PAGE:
Because with having only two 4×4 matrices, one for each bone a vertex is assigned and weighted to, you have to do only two 4-vector 4×4-matrix multiplications and a weighted sum.

In contrast to this, if you'd submit as a separate quaternion and translation you'd have to do the equvalent of two 3-vector 3×3-matrix multiplications plus four 3-vector 3-vector additions and a weighted sum. Either you first convert your quaternion into a rotation matrix first, then to 3-vector 3×3-matrix multiplication, or you do direct 3-vector quaternion multiplication, the computational effort is about the same. And after that you have to postmultiply with the modelview matrix.

It's perfectly possible to use a 4-element vector uniform as a quaternion, but then you have to chain a lot of computations in the vertex shader: First rotate the vertex by the two quaternions, then translate it *and* then multiply it with the modelview matrix. By simply uploading two transformation matrix which are weighted in the shader, you save a lot of computations on the GPU. Doing the quaternion-matrix multiplication on the CPU performs the calculation only **one time** per bone, whereas doing it in the shader performs it for each single vertex. GPUs are great if you have to to a lot of identical computations with varying input date. But they suck if you have to calculate only a handfull of values, which are reused over large amounts of data. CPUs however love this kind of task.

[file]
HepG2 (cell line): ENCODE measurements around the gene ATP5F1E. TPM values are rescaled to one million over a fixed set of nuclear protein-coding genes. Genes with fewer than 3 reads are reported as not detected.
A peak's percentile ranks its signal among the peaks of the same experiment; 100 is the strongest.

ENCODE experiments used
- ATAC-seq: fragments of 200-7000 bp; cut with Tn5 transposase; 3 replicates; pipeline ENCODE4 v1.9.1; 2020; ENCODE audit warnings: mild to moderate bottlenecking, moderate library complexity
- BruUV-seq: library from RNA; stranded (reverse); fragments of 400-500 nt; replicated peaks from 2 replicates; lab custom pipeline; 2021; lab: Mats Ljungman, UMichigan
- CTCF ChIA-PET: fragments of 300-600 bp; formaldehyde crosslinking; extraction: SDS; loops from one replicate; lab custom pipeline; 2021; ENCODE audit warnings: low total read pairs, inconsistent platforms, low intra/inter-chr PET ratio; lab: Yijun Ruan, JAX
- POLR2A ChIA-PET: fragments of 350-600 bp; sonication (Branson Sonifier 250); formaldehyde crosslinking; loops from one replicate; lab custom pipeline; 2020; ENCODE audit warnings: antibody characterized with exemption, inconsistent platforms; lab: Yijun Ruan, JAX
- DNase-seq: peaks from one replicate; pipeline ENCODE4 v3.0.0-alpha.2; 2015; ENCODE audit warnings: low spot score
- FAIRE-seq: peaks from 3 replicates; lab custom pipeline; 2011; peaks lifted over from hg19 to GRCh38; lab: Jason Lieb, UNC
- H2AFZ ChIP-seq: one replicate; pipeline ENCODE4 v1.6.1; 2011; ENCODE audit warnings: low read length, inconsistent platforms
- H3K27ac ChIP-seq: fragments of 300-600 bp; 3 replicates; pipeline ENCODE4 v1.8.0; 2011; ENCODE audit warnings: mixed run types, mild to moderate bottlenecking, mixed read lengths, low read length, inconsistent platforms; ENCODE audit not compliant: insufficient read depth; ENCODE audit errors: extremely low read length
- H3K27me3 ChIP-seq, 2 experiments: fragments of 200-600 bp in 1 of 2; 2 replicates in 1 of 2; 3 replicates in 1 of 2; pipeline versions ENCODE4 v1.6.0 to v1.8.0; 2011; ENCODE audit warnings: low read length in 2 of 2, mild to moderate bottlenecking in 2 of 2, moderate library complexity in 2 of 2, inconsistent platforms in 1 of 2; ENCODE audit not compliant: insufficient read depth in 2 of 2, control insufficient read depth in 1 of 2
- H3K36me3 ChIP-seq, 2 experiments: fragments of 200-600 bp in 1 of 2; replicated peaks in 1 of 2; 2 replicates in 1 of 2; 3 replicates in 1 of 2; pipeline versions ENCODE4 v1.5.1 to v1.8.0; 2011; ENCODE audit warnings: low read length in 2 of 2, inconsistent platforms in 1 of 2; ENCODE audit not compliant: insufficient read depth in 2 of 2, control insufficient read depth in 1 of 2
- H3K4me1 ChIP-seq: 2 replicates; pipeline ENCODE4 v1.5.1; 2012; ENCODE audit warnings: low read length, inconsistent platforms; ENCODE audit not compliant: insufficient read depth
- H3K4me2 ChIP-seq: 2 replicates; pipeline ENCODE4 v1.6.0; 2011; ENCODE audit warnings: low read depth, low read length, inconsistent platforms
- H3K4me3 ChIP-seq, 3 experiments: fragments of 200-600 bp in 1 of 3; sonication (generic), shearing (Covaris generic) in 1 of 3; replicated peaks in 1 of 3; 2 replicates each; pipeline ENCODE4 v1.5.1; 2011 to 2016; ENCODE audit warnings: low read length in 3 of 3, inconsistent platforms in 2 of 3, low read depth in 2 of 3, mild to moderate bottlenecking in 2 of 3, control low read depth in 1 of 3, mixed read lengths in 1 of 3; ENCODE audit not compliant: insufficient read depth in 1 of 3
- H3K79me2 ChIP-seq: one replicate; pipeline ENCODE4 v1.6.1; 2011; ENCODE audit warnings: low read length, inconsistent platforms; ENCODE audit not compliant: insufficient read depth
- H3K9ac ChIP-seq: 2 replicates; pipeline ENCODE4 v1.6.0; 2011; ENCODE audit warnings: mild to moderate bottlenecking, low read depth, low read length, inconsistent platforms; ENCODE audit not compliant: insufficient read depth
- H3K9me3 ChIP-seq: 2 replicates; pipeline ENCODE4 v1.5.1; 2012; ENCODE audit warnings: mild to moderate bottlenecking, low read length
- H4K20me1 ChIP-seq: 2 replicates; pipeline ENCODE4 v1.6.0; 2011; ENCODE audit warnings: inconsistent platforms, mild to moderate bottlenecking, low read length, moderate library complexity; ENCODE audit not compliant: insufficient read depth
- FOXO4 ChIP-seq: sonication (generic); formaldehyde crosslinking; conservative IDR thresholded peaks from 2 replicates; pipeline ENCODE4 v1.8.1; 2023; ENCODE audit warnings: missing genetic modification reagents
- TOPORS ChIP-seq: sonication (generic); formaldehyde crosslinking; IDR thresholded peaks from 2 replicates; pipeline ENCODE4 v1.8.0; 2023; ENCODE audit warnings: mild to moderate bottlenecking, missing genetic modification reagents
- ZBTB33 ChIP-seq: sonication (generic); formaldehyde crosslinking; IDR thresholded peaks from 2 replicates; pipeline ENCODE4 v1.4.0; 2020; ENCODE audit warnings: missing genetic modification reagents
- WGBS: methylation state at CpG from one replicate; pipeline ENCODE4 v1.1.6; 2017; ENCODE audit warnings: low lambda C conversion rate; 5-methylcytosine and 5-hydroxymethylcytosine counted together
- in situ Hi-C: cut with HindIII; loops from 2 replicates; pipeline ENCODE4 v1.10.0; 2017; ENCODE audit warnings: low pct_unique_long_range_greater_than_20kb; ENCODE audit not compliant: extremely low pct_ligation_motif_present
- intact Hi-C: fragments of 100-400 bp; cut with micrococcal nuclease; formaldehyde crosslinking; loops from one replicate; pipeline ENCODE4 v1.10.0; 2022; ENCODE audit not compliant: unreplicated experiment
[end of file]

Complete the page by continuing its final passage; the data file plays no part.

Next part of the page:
The nice thing about homgenous transformations represented by 4×4 matrices is, that a single matrix can contain a whole transformation chain. If you separate rotations and translations, you have to perform the whole chain of operations in order. With only one rotation and translation it's less operations than a single 4×4 matrix transform. Add one single transformation and you've reached the break even.

The transformation matrices, even in a skeletal pose applied to a mesh, are **identical** for all vertices. Say the mesh has 100 vertices around a pair of bones (this is a small number, BTW), then you'd have to to the computations outlined above for each any every vertex, wasting precious GPU computation cycles. And for what? To determine some 32 scalar values (or 8 4-vectors). Now compare this: 100 4-vectors (if you only consider vertex position) vs. only 8. This is the order of magnitude of calculation overhead imposed by processing quaternion poses in the shader. Compute it once on the CPU and give it the GPU precalculated to share among the primitives. If you code it right, the whole calculation of a single matrix column will nicely fit into the CPUs pipeline, making is vastly outperform every attempt at parallelizing it. Parallelization doesn't come for free!